Bulletin des Sciences, par la Societe Philomatique 87: 205-206. 1804.
Plants dwarf, moderate, or tall, usually robust. Stems solitary, aerial or subterranean, covered with leaf-bases or clean, obscurely [strongly] ringed, becoming striate or smooth with age. Leaves few-to-many; sheath fibers soft; petiole split at base, completely unarmed; adaxial hastula well developed, obtuse to acuminate-triangular; costa present; blade weakly to strongly costapalmate; plication induplicate; segments lanceolate, basally connate to connate for 2 1/2 length [or in groups of 2 or 3 segments connate for nearly entire length], often bearing threadlike fibers between segments; apices acute or 2-cleft, stiff or lax. Inflorescences axillary within crown of leaves, paniculate, erect or arching beyond leaves [shorter than leaves], with 2 or 3 [–4] orders of branching; peduncular bracts 2–5, tightly clasping, inconspicuous; rachillae glabrous. Flowers bisexual, borne singly along rachillae, sessile, creamy white, fragrant; perianth 2-seriate; calyx cupulate; 3-lobed; petals 3, imbricate, elliptic, obovate or spatulate, alternate with outer whorl of stamens [basally connate], basally adnate to filaments; stamens 6 in 2 whorls; filaments narrowly triangular, basally connate; anthers dorsifixed, versatile; pistils 1, 1-carpellate, glabrous; nectaries 3, septal; ovules 3, but usually only one develops into seed; stigma minutely 3-lobed, papillose. Fruits drupes, berrylike, spheroid [oblate or pyriform] or lobed when more than 1 seed develops; exocarp black; mesocarp blackish, dry to fleshy; endocarp brown, membranaceous. Seeds 1–3, oblate, glossy; endosperm bony, homogeneous; embryo nearly apical, lateral or nearly lateral; eophyll undivided, linear-lanceolate. nx = 18.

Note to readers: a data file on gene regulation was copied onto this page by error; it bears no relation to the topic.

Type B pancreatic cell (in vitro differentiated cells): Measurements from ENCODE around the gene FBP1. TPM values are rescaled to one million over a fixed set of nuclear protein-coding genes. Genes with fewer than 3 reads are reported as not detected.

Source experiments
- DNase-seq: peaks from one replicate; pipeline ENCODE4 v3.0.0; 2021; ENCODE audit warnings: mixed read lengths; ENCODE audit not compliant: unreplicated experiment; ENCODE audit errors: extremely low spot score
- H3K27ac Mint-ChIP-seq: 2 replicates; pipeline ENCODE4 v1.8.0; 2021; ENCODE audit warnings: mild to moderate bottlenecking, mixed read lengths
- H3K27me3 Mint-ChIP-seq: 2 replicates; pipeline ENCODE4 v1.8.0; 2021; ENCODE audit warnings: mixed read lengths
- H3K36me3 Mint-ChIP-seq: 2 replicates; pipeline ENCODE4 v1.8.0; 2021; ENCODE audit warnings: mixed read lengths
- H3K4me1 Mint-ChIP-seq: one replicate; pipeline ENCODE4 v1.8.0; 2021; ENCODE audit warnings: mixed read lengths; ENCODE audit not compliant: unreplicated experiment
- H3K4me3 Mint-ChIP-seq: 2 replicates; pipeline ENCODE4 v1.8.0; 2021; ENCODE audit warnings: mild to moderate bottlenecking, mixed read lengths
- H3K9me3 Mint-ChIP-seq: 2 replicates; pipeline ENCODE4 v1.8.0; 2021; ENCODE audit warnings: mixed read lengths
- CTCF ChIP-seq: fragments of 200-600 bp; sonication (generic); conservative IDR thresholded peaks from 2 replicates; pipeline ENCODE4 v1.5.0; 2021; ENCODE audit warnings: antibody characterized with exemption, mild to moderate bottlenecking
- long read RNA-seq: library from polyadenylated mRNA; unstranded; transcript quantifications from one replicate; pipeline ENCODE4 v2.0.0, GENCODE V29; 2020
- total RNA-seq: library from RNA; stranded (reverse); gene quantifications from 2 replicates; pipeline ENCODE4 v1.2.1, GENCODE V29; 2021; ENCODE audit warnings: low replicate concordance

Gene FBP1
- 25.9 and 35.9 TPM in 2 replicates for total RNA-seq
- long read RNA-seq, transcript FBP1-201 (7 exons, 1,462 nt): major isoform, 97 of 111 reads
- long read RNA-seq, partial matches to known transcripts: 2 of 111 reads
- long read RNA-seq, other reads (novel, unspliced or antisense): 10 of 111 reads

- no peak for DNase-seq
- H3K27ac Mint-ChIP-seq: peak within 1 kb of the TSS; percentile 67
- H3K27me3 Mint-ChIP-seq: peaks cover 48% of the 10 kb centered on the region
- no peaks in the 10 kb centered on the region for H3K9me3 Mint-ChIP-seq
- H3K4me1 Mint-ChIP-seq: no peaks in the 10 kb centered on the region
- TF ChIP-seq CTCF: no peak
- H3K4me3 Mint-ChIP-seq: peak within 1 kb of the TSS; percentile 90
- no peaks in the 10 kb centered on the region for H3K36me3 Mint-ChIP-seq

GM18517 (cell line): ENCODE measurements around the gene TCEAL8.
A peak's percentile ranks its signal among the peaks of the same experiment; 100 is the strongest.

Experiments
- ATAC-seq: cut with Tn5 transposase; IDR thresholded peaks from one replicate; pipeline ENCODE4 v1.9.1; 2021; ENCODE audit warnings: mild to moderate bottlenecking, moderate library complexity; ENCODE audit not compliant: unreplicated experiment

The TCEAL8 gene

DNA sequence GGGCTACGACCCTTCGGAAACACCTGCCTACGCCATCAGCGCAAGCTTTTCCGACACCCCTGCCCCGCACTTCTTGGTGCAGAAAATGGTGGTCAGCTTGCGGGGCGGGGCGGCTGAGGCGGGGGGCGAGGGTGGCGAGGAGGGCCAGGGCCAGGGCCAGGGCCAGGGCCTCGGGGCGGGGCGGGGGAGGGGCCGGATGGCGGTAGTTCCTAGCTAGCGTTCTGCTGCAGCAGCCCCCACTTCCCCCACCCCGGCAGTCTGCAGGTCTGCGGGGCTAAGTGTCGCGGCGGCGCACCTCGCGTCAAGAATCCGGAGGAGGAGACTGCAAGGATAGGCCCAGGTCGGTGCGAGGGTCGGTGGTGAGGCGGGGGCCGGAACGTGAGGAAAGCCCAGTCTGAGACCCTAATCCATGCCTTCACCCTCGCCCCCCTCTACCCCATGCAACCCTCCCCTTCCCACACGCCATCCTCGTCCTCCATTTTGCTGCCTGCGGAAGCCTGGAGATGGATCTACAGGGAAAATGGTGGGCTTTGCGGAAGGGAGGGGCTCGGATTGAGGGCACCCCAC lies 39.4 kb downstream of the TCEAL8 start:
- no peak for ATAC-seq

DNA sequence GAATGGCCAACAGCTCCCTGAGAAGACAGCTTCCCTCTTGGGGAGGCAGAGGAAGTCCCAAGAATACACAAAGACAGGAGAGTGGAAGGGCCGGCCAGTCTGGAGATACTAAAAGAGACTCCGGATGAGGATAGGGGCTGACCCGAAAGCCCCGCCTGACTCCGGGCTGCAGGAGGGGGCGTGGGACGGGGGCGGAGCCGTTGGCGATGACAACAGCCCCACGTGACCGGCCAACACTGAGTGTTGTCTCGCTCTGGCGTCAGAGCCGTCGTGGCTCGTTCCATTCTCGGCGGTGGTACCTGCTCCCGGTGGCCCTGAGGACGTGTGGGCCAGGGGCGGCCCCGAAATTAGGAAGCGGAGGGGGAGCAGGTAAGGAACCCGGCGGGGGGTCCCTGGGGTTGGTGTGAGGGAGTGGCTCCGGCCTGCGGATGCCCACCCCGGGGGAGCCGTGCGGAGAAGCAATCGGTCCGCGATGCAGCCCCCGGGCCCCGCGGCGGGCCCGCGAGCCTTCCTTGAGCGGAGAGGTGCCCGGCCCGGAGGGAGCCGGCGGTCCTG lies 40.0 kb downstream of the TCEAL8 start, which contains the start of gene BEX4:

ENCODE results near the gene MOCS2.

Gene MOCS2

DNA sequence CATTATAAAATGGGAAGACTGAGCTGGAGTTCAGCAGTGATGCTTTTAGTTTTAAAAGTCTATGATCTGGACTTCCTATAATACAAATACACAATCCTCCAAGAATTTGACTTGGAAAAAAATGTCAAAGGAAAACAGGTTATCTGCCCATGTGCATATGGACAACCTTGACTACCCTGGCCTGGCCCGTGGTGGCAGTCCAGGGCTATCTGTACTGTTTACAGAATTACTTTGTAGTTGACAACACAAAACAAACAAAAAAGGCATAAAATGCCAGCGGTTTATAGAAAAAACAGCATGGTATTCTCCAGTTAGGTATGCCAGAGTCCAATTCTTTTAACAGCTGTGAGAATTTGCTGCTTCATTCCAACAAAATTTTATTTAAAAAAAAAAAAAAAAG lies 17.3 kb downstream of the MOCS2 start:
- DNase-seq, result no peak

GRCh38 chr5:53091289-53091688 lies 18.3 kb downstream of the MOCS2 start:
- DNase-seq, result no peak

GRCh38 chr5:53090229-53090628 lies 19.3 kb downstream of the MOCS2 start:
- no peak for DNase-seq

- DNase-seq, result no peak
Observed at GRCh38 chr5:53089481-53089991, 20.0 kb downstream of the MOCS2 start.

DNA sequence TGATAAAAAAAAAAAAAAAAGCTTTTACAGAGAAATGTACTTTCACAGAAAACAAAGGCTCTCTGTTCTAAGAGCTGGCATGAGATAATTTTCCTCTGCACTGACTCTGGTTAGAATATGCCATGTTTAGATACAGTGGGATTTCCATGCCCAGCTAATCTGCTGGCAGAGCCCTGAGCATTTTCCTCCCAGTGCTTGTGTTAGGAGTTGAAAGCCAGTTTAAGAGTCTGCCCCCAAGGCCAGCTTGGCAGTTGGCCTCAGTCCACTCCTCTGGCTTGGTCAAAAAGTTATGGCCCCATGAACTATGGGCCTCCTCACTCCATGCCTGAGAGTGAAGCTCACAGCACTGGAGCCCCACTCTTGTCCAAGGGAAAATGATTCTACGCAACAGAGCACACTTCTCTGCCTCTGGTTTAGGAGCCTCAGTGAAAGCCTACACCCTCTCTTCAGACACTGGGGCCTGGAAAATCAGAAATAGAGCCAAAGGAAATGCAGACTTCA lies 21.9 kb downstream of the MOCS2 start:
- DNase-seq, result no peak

North America, Mexico, West Indies, Central America, South America
Sabal flowers are bisexual and are pollinated mostly by native bees, especially of the families Halictidae and Megachilidae (S. Zona 1987, 1990), European honeybee, and wasps (Vespidae; P. F. Ramp 1989). Fruits are eagerly sought by both mammals (bears, deer, raccoons) and birds (S. Zona and A. Henderson 1989). Sabal minor, perhaps more than other species, is also dispersed by water (P. F. Ramp 1989; S. Zona 1990).
Species 16 (5 in the flora).
|1||Inflorescences with 2 (rarely 3 in basal branches) orders of branching (not counting main axis).||> 2|
|1||Inflorescence with 3 orders of branching.||> 3|
|2||Leaf strongly costapalmate and curved, bearing fibers between segments; inflorescence bushy and compact, ± long as leaves||Sabal etonia|
|2||Leaf weakly costapalmate and little if at all curved, not bearing fibers between segments; inflorescence sparsely branched, much longer than leaves||Sabal minor|
|3||Stems subterranean; leaves 6 or fewer||Sabal miamiensis|
|3||Stems usually aerial; leaves more than 10.||> 4|
|4||Fruit 8.1–13.9 mm diam.||Sabal palmetto|
|4||Fruit 14.8–19.3 mm diam||Sabal mexicana|
"basally connate" is not a number.